December 6, 2016
Washington Times Fires Writer For Confirming Ted Cruz Sex Scandal, Claimed At Least Two Mistresses Accurate

A Washington Times writer was abruptly fired after he "came clean" on Twitter about the Ted Cruz sex scandal. The writer, Drew Johnson, confirmed via his Twitter account that there was some truth to the Ted Cruz affair rumors noting that he knows at least two of the mistresses named by the National Enquirer are accurate. The columnist says that other media outlets, columnists and reporters knew about the affairs, but refused to run the story.

The National Enquirer has caused a media firestorm after publishing a cover story about GOP presidential hopeful Ted Cruz and a series of alleged mistresses. The publication is a known tabloid, but despite its reputation for the sensational, has broke a number of big stories related to political candidates and high profile cases in the past. For example, the National Enquirer was the first to break stories about Gary Hart, Jesse Jackson and John Edwards before they were confirmed by the mainstream media. Therefore, when the tabloid decided to run with a story about Ted Cruz and his rumored "five mistresses," it left some questioning if the bombshell report could be true.

In response to the story in question, a Washington Times columnist responded that it is not entirely bogus as from "what he knows" at least two of the mistresses outlined in the report are "accurate."

When Johnson "came clean" on Twitter it wasn't long before a series of Twitter users began bombarding the writer with questions about his sources and the publications who passed on the story. In response, Drew Johnson says that there were lots of rumors, and that at least one of media outlets knew the whole story but decided it was not in their interest to run it.In the National Enquirer's controversial cover story, the publication outed Ted Cruz for having five mistresses. Since the article was published with slightly blurred/pixelated images of the women in question, internet sleuths determined that three of the five women could be identified and fall in line with the descriptions provided within the article. However, Drew did attempt to clear the name of at least one of the women implicated in the scandal, Amanda Carpenter.Following the controversial affirmation of Ted Cruz's many affairs, Drew Johnson quickly found that his knowledge on the affairs was not welcome to be associated with the Washington Times and he was terminated immediately. In fact, it seems the Washington Times was so upset over Johnson "coming clean," that they went so far as to claim he hadn't worked full-time for the publication in over a year. In response to the allegations that Johnson lied about his resume, Drew posted screenshots of his bank statements showing his check deposits from the Washington Times, proving he was still being paid by the publication for his work.Additionally, others took to the internet to quickly pull data from the website as the Washington Times quickly tried to scrub any mention of Johnson as a columnist from its site.At the time of this posting, the former bio page for Drew was pulled, and new one was placed in its wake calling Drew a "former editorial writer." However, when searching the raw data of the website and the cache history you can see the old bio clearly calls Drew a columnist as of March 23, 2016.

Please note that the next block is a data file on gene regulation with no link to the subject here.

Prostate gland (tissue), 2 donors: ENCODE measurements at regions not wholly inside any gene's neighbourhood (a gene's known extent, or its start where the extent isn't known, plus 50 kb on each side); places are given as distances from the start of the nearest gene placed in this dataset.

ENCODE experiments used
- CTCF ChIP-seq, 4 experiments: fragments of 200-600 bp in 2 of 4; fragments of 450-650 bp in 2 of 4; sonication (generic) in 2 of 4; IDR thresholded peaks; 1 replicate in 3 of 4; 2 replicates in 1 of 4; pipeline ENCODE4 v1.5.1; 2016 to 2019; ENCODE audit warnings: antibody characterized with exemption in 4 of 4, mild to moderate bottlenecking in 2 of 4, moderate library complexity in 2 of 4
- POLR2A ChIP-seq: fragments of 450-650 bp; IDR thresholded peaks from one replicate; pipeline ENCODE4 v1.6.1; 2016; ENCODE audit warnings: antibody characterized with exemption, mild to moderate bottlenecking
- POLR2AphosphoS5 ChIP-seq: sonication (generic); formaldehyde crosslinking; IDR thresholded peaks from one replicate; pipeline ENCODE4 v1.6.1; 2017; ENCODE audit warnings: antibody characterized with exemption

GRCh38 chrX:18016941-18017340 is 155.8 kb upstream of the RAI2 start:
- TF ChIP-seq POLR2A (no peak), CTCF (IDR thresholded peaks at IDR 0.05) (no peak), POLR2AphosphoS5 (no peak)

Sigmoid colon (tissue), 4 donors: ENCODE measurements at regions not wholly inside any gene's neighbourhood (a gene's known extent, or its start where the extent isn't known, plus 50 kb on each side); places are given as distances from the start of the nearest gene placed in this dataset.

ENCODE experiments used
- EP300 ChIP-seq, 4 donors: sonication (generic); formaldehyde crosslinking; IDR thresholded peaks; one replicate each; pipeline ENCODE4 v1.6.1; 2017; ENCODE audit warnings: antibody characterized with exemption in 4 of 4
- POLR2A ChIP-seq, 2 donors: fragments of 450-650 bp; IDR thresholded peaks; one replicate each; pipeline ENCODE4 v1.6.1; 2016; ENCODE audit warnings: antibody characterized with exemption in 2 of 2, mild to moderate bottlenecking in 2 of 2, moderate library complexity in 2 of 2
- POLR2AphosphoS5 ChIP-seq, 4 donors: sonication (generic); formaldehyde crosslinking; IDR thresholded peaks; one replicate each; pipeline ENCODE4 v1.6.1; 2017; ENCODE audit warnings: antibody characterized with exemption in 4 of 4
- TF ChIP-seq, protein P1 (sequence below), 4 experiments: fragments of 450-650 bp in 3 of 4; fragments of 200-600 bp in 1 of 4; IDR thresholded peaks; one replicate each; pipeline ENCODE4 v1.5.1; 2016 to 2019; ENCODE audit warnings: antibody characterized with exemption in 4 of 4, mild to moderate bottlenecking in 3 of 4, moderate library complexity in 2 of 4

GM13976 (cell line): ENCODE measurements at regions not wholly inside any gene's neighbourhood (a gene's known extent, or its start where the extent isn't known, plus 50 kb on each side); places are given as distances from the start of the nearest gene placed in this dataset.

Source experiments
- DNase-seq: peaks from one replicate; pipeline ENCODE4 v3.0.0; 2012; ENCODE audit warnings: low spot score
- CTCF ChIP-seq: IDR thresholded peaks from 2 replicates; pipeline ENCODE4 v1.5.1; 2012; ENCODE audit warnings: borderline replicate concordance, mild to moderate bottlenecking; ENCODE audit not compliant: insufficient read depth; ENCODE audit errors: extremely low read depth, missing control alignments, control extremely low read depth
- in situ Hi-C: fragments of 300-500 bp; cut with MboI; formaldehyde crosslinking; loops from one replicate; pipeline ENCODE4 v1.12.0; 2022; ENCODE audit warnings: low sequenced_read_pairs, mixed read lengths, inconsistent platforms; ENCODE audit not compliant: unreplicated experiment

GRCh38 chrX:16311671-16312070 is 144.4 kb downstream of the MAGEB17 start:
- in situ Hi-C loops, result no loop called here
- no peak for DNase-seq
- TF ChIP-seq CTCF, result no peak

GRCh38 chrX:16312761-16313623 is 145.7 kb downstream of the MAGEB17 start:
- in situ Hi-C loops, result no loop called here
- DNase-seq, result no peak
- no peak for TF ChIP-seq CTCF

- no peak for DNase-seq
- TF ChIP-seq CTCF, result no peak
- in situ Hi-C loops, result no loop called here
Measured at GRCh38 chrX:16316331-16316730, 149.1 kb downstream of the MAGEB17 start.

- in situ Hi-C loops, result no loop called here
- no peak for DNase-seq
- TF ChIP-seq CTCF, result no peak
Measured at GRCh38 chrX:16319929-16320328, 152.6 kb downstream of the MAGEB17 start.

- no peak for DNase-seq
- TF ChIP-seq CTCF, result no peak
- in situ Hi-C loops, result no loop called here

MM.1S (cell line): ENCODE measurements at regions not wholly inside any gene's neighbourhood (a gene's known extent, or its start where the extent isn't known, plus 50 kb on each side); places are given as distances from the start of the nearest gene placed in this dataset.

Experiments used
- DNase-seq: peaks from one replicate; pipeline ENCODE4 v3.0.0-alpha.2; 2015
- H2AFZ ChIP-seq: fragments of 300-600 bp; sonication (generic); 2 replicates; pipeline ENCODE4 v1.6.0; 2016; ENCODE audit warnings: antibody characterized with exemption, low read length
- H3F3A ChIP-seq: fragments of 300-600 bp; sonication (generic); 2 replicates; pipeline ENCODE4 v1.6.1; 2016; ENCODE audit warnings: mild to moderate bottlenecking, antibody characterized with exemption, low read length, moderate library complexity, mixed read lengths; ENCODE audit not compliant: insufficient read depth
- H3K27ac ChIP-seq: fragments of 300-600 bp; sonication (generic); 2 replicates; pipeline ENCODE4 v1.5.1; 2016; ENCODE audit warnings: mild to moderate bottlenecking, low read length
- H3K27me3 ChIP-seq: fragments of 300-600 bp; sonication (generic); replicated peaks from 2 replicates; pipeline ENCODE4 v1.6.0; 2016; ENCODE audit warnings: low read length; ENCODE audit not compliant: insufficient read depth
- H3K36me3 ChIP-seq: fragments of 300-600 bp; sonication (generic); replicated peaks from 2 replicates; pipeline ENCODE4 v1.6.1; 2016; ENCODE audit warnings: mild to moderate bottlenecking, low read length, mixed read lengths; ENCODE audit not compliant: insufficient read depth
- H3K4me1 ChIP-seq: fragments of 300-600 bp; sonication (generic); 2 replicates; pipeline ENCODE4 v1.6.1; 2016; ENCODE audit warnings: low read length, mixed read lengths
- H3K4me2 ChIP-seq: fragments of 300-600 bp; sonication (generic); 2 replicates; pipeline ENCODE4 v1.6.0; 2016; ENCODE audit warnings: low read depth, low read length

Drew Johnson
This cache page from March 23, 2016, shows a description of Drew Johnson on the Washington Times page which features him as a "columnist." (Image via

Interestingly, this is not the first time that Drew Johnson has been fired by a publication for making an unpopular political statement. In fact, Johnson was fired back in 2013 for writing an anti-Obama headline for the Times Free Press. At the time of his firing in 2013, Johnson noted that he had to be the first writer to be fired for writing the publications most-read article.

What do you think about the Washington Times trying to quickly distance themselves from Drew Johnson in the wake of his Ted Cruz affair comments?

[Image by David J. Phillip/ AP Photo]